Drs. Newhauser, Chancellor, Wang, and Matthews have pursued research pertaining to the protection of humans from medical radiation. This includes a variety of topics in radiation protection, including risk assessment, shielding, justification, and optimization. 

  • Dr. Newhauser’s group is developing of a novel theoretical framework to allow the algorithmic aggregation of risks and benefits from radiation exposures.  This has potential applications in medical, occupational, and environmental exposure settings. 

  • Dr. Chancellor’s work on radiation protection of astronauts is similar to and synergistic with medical health physics research for radiation therapy, owing to the similarities of the radiation environment in space to those in heavy ion medical accelerator facilities.

  • Drs. Chancellor, Matthews, and Newhauser have conducted variety of research projects on radiation shielding of exotic radiations, including heavy ions and synchrotron radiation.

Health Physics Research Areas:

Our faculty are engaged in a variety of health physics research topics that may be categorized as environmental health physics and medical health physics. 

Environmental Health Physics

  • Terrestrial Environmental Applications: Health physics research includes radiation detector development with safety/security applications and intercomparisons of dosimetric methods by Drs. Wang and Matthews. Dr. Wang and students also work on environmental impacts of radiation use, currently including an environmental assessment of a hypothetical low-level radioactive waste repository located in Louisiana.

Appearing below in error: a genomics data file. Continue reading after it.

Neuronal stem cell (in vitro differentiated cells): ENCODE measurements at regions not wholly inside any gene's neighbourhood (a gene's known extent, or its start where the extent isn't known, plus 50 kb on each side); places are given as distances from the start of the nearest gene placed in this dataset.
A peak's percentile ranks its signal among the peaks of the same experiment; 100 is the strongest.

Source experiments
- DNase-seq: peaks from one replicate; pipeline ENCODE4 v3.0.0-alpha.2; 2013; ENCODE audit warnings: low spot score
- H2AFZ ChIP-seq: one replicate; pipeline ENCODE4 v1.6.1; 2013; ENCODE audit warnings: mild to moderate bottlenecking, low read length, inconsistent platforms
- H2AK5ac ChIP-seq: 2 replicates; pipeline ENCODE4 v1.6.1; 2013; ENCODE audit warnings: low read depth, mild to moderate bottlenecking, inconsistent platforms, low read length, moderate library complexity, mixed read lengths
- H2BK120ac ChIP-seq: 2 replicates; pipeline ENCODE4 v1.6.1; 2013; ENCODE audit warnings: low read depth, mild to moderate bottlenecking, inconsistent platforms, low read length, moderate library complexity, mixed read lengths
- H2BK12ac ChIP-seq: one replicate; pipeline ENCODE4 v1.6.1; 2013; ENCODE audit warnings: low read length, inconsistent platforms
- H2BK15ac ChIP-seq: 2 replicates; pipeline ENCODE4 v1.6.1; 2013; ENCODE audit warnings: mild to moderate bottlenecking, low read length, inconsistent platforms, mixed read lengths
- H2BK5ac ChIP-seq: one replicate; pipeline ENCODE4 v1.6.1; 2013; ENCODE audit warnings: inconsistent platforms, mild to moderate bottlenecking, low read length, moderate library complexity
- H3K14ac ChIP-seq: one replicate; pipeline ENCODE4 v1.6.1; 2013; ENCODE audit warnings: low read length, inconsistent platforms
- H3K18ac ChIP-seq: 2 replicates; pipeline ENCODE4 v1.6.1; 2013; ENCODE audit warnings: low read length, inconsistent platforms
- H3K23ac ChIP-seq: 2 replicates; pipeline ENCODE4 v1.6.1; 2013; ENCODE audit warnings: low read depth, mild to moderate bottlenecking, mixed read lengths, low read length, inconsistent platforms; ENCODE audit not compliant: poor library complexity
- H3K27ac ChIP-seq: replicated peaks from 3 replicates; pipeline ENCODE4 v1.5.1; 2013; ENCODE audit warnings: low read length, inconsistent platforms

• Space Radiation and Applied Nuclear Physics: Dr. Chancellor and the Space Radiation Transport and Applied Nuclear Physics group (SpaRTAN Physics) are focused on ascertaining the impact space radiation has on both the health of human spaceflight crews and the resilience of space vehicle hardware systems. Both of these efforts require a multidisciplinary approach; and the group partners closely with radiobiologists, aerospace physicians, engineers, and applied scientist to develop novel methods for studying the interaction of the heavy-charged nuclei found in the cosmic ray spectrum with both soft and condensed matters. The SpaRTAN Physics group utilizes high-performance, multi-core computers and sophisticated numerical techniques in order to study these complex interaction dynamics that are otherwise difficult to mimic in a laboratory setting. An example would be the utilization of Monte Carlo techniques to model spallation reactions of heavy charged nuclei interacting with hydrogen-rich materials and the angular discrepancy in off-axis fragments produced by inelastic nuclear interactions in particle transport code. Our computational outcomes are experimentally validated with measurements at beam line accelerators or by applying our models to results previously published in peer-reviewed literature. These efforts have led to novel approaches to simulating the complex space radiation environment and the development of more realistic ground-based space radiation analogs.

Medical Health Physics

The Program’s research in this subspeciality of health physics is substantially similar to the subspecialty of medical physics, which also goes by the same name.  Please see the description above.